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A gay rights activist who has been working for LGBT equality in education since 1974 has said that defeating homophobic bullying in schools will not be achieved by the recommendations of today’s report from MPs.

Sue Sanders, who is co-founder of Schools OUT, told PinkNews.co.uk that while she welcomed the focus on harassment in schools, without changes to the entire culture of education little would be achieved.

The Commons education committee today recommended that all types of identity-related bullying, including racial, sexist, homophobic or special needs should be recorded by schools.

The MPs said schools should record and have policies in place on all the different types of bulling and should take steps to stamp out bullying by text message or email.

Ms Sanders pointed to the strides forward taken by organisations like the police and the armed forces as proof that rooting out prejudice requires an environment where staff can be open and confident in their sexuality.

“You are pulling people out of the river but not asking why they are being pushed in in the first place,” she said.

“While I am certainly very pleased the MPs are putting a spotlight on bullying, for someone who has been doing this for 30 years, I have to say they are focusing on the obvious.

“They are asking what is happening rather than why it is happening.

“We are frustrated by people trying to deal with homophobia in a massive vacuum, as they are not tackling the existence of LGBT experience.”

Ms Sanders helped create LGBT History Month, and points to that as an example of the overall approach to eliminating prejudice and “heterosexism,” or the assumption that everyone is the same and that LGBT and anyone else who does not “fit” are victims in need of protection.

She pointed out that the vast majority of teachers, supposedly the empowered adults in a school environment, are too frightened to be open about their sexuality, and that it is just assumed therefore that all teachers are heterosexual.

“There is lack of confidence in teachers in dealing with the lives and existence of LGBT people.

“Unless there is an understanding that they have to be thinking about the entirety of the community, and include the reality of LGBT existence in all its diversity, then the MPs recommendations on homophobic bullying will not work.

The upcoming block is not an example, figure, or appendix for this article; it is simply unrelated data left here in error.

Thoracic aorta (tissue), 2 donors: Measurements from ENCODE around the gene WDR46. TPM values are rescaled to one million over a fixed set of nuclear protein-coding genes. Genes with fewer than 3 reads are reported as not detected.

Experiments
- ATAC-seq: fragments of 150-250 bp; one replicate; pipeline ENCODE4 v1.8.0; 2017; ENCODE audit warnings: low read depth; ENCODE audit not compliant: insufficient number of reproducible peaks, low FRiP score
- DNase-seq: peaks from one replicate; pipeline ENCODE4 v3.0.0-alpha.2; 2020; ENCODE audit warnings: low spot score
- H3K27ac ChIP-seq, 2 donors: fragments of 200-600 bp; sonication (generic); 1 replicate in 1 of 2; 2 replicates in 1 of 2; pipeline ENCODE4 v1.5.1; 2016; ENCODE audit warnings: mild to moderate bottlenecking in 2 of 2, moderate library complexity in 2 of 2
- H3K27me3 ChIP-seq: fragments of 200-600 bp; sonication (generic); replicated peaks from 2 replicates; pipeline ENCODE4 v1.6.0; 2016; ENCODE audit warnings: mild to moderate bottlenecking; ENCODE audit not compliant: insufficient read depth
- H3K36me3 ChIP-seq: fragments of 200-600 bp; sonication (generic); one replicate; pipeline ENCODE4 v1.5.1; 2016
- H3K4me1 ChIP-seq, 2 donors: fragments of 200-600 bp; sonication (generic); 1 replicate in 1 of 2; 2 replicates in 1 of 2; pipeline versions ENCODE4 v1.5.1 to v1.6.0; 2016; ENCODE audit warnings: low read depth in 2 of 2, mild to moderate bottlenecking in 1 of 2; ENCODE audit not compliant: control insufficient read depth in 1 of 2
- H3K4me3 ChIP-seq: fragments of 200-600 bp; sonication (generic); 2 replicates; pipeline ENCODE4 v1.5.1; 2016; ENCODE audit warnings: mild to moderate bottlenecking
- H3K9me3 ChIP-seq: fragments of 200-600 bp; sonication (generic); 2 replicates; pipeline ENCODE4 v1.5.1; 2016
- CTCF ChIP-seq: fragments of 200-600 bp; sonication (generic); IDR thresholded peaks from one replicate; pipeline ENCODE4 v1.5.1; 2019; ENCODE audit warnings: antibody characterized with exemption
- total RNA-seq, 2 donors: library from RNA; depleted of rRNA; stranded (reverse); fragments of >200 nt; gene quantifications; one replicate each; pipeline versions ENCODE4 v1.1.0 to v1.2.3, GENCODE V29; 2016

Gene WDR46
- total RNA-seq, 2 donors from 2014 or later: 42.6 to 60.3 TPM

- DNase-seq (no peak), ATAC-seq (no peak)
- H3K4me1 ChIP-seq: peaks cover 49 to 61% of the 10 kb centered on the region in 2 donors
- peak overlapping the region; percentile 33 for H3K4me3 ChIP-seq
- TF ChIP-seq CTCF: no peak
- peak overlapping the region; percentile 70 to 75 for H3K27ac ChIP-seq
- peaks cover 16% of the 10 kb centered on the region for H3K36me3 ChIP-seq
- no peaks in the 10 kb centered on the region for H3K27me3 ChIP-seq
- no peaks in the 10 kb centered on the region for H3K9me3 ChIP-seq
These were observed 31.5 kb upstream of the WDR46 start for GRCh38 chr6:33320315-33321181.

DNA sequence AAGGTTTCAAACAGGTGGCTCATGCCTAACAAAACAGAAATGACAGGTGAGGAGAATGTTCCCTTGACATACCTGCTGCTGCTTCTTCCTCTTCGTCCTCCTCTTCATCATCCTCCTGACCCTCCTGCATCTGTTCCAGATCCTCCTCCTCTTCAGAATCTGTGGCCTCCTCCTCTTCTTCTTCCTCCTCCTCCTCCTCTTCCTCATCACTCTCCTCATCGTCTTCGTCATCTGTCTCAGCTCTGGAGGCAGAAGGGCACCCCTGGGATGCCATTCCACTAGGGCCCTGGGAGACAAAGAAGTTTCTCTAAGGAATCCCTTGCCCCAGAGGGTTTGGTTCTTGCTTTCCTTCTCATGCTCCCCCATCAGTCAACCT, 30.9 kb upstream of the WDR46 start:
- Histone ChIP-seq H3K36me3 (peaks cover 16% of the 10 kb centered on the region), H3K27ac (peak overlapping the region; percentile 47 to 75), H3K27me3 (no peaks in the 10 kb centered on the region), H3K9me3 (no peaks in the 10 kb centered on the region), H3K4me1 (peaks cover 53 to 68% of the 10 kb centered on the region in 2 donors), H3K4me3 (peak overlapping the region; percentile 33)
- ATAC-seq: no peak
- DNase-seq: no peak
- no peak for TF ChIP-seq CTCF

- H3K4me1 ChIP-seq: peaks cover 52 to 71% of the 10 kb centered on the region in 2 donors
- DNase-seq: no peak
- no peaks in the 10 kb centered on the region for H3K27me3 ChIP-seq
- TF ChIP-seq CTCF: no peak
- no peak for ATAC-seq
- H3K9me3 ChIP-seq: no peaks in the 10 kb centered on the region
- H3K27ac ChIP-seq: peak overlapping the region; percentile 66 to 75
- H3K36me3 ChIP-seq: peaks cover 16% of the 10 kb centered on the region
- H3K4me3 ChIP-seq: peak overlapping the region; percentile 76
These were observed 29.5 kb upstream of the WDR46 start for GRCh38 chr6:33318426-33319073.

“When they talk about homophobic bullying, it is that whole reinforcement of seeing us at the problem. It is turning round.

“It is like saying that (black teenager) Stephen Lawrence was stabbed because he was black. He was not. He was stabbed because of racism.”

Ms Sanders said that the experience of the Lawrence case on London’s Metropolitan police was the reason that they “have made massive strides.”

She points out that now police officers get more training in diversity than teachers do.

Gay police and gay Navy personnel march in Pride parades, something that as yet teachers do not appear to be in a position to do.

“If the adults in the school are not out and proud and do not feel the school is a comfortable place to come out then homophobic bullying will always be a problem,” says Ms Sanders.

“The Local Education Authorities and the Department for Education and Skills have not done enough to encourage their gay staff, in fact they have not even started this work yet.”

The MPs report into bullying recommends that schools should start recording the different types of harassment.

“All schools legally should be reporting racial bullying and therefore I have a real worry about the hierarchy around diversity – what about gender bullying?

“If there is a recognition that racial harassment should be reported, then all hate-inspired bullying should be reported,” she said.

Despite that, Ms Sanders said that the visibility the MPs report has given to the whole issue of hate-based harassment meant this was a good opportunity to push forward change that would encompass making LGBT people visible across the curriculum.